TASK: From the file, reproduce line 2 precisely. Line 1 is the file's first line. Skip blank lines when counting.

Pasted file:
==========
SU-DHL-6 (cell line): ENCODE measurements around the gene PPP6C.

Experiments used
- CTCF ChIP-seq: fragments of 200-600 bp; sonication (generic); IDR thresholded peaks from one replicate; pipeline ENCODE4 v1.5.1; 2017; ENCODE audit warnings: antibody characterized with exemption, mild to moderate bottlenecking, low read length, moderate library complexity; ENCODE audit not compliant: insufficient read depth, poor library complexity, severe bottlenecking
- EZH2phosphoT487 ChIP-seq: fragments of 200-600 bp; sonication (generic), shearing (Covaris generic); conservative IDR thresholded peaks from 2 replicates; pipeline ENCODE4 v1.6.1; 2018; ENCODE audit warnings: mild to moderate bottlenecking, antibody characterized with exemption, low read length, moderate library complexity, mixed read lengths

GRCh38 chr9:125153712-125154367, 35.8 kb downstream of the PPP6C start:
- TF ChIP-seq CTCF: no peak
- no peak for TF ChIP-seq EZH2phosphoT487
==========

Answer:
Experiments used